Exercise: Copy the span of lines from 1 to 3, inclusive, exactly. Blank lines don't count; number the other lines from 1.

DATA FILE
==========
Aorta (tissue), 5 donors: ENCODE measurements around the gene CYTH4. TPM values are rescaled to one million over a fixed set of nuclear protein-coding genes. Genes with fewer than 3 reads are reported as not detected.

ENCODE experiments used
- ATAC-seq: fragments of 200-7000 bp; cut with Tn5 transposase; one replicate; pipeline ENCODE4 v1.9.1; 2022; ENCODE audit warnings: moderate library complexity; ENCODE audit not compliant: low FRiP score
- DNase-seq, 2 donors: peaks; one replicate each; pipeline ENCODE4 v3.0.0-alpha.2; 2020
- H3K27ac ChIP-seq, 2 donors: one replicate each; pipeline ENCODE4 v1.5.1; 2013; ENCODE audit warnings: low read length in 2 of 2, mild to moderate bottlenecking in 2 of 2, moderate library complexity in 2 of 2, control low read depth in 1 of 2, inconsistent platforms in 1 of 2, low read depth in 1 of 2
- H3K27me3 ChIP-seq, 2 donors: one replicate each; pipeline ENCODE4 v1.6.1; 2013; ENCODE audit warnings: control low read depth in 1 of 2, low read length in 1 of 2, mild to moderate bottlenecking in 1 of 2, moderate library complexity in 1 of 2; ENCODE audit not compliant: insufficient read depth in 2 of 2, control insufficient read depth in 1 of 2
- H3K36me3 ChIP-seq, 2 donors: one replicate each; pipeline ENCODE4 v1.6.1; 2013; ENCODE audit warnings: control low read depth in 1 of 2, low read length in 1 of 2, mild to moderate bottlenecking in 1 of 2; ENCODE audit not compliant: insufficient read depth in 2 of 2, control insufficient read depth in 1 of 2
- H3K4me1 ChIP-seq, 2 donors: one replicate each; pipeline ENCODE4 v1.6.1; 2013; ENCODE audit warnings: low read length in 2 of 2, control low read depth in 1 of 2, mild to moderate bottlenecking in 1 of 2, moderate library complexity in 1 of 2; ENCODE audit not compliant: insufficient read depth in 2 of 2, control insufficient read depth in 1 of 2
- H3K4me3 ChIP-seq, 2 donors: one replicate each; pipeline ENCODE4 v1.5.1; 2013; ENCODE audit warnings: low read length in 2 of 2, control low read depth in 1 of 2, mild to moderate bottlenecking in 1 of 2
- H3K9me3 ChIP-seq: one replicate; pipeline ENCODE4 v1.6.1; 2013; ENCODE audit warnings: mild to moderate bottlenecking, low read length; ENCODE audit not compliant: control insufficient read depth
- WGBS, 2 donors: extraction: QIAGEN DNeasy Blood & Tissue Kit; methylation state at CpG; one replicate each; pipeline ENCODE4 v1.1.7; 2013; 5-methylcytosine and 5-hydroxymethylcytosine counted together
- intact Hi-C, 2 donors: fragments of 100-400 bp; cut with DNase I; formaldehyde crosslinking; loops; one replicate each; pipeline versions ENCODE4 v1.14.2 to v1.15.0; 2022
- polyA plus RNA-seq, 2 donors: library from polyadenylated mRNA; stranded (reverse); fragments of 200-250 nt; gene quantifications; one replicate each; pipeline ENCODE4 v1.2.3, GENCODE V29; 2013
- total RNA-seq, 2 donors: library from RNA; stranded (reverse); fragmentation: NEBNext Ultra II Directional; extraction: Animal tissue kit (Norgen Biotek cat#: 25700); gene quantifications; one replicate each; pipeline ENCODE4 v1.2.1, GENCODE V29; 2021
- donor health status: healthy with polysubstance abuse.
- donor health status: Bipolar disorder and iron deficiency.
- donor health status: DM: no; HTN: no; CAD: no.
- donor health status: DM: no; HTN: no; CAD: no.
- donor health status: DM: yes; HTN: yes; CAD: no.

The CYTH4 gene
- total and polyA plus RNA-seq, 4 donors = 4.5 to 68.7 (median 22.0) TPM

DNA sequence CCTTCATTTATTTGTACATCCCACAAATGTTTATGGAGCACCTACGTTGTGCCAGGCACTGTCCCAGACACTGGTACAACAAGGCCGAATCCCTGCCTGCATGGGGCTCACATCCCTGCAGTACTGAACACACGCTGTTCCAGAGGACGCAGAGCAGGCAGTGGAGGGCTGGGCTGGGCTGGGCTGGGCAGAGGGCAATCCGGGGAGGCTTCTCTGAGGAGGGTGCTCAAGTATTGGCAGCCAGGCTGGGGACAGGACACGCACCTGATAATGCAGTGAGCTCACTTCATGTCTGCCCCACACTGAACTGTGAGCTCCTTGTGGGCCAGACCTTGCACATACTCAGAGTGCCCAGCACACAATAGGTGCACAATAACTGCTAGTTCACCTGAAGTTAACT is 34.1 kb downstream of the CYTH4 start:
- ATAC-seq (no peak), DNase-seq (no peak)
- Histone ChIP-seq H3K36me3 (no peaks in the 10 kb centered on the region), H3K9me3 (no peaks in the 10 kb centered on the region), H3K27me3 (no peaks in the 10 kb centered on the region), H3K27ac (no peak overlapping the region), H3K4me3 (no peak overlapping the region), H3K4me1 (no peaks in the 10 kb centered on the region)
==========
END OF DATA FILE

Aorta (tissue), 5 donors: ENCODE measurements around the gene CYTH4. TPM values are rescaled to one million over a fixed set of nuclear protein-coding genes. Genes with fewer than 3 reads are reported as not detected.

ENCODE experiments used
- ATAC-seq: fragments of 200-7000 bp; cut with Tn5 transposase; one replicate; pipeline ENCODE4 v1.9.1; 2022; ENCODE audit warnings: moderate library complexity; ENCODE audit not compliant: low FRiP score